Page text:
“I was still trying to figure out what I wanted to convey about myself through art,” Solo said. “I felt the glamour of New York, but there was also this in between. I was still figuring out who I was. It was a huge point of ambiguity.”
Once again, McQueen popped into Solo’s life, injecting some much-needed direction. While studying wearable art in an introductory sculpting class, Solo flipped open Time to see a black-and-white image of McQueen’s 11-inch, bulbous “armadillo boots.”
“It blew my mind,” Solo said. “It emoted so much. It was this functional object but also a sculpture at the same time. I thought to myself: man, this is it.”
With no background in shoemaking, Solo went home and bought as many footwear books as he could. He asked his professor, Dan Wills, for help with crafting shoes—sourcing materials, building foot forms. The process quickly became his go-to way of self expression.
“They weren’t just shoes for me, they were catalysts for conversations,” Solo said. “I loved creating a woman character who had something to say and was a kindred spirit to me, an expression of some feminine energy that maybe I have.”
By the end of college, Solo had a few collections under his belt. One thing Solo didn’t have, as graduation loomed, was a steady income. With nothing to lose, he friended B. Akerlund, the Swedish stylist known for dressing Beyoncé, Madonna, and Fergie in sexed-up styles, on Facebook.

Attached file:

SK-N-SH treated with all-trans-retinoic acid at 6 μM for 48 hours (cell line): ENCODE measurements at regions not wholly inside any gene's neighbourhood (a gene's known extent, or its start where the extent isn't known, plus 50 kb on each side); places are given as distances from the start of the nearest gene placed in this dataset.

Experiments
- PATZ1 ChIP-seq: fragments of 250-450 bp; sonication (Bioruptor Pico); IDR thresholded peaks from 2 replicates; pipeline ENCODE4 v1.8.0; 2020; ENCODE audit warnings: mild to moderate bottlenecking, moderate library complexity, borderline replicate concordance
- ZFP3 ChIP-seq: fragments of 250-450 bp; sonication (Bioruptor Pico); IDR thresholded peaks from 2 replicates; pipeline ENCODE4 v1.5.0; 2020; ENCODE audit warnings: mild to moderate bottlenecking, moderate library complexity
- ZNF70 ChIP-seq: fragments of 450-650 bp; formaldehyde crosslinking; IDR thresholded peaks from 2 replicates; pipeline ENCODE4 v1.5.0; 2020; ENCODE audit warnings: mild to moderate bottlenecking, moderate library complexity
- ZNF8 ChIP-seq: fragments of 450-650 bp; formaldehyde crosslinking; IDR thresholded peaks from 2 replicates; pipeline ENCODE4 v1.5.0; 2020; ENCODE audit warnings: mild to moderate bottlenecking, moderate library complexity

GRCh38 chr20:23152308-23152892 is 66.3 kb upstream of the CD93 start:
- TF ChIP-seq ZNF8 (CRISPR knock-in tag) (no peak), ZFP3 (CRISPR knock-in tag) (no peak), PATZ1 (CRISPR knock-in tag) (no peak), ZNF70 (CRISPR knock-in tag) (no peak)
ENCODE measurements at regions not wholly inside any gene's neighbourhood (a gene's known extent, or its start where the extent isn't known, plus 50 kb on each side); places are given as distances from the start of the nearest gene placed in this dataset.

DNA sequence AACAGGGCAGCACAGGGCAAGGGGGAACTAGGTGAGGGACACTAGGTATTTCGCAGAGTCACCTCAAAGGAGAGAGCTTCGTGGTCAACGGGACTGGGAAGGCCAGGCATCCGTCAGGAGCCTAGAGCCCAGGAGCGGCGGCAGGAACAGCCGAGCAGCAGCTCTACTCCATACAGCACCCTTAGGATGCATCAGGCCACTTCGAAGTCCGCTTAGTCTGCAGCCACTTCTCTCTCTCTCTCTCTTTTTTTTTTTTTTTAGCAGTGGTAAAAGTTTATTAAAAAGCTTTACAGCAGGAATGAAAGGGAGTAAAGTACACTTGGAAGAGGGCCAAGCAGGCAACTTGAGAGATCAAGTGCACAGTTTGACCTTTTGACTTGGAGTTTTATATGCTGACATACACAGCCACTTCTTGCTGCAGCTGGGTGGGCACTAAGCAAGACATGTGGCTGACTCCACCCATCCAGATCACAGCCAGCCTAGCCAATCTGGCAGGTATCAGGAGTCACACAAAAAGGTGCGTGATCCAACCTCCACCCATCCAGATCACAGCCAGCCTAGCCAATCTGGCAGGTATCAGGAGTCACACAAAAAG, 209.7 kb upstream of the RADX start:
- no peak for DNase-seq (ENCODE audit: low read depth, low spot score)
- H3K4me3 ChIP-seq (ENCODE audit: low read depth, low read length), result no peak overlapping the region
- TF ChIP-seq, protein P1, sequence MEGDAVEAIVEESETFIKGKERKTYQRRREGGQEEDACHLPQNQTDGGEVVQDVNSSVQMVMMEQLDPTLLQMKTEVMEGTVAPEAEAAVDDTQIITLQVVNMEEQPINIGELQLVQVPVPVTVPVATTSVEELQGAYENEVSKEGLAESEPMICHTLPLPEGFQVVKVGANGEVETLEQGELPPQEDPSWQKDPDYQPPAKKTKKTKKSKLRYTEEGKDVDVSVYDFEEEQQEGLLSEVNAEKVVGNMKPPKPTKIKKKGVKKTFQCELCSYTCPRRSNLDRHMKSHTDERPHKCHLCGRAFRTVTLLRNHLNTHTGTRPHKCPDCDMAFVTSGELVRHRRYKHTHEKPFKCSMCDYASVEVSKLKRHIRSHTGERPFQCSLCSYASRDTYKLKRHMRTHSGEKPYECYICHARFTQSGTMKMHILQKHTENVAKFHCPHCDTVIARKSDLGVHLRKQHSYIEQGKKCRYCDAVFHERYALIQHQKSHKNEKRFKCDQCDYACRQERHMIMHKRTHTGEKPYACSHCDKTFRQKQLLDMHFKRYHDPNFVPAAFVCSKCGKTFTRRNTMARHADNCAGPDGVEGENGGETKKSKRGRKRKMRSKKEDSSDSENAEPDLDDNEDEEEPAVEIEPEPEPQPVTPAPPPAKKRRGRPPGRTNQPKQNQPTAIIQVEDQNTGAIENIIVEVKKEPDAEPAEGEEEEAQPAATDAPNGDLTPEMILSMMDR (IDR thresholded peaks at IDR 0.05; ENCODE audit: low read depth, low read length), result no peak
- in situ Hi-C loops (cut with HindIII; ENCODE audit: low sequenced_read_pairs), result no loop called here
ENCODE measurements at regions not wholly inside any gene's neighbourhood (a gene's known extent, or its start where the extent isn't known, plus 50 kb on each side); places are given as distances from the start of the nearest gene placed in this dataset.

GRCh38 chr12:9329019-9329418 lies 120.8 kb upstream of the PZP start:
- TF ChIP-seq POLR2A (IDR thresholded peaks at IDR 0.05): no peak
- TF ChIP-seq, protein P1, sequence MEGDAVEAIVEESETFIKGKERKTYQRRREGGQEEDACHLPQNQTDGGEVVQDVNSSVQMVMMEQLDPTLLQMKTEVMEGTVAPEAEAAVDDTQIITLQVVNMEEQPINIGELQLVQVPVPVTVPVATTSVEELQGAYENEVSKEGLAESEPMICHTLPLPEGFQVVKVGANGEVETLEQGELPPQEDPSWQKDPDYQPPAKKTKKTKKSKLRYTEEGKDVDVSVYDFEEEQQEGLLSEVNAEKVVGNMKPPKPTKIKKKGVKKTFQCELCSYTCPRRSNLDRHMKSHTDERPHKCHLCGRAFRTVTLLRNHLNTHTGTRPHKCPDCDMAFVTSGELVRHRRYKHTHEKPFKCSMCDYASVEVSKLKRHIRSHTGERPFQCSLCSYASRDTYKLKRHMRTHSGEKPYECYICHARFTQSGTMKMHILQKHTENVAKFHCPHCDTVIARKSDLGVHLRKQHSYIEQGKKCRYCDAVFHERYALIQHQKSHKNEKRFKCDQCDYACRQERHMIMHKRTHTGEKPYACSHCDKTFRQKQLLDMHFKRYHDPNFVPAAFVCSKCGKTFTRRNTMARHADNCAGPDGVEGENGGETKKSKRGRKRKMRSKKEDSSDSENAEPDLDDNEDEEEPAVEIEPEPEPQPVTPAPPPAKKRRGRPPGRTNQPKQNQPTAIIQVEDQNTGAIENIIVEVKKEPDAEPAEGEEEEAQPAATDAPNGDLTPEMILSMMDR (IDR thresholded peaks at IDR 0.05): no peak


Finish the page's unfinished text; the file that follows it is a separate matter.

The cold call took some chutzpah, sure, but Solo assumed the worst Akerlund could do was say no. He had already sent samples to the English singer Neon Hitch, and she had given him some minor publicity. “I don’t think I would have obtained half of the career moments in my life if I had not put feelers out there, just asking if I could do custom for them,” Solo said.
It worked. Akerlund agreed to look at Solo’s thesis, zeroing in on a pair of spiked, McQueen-esque 10-inch platforms. Months later, Solo was drinking in an outdoor bar with friends when he saw Britney Spears’ “Work Bitch” music video. In the BDSM-lite extravaganza, a faceless extra crawls across the screen wearing Solo’s shoes, while Britney cracks a whip.
The placement was enough to earn Solo his own publicist, who booked him some editorials and got his work on the feet of Demi Lovato, Kelly Clarkson, and Lana del Rey.
After liking “about 10,000 of Brandon Maxwell’s assistant’s Instagram photos,” the stylist to Lady Gaga emailed Solo asking for samples. Artpop-era Gaga wore his looks on tour, posing in a limo wearing a pair of ivory pumps with a huge floral-appliqué on the heel.
“We had really amazing moments and I am so grateful for the elevation that she’s given my career, but I have worked with other amazing, incredible women, and right now I want the conversation to be about the actual work,” he said.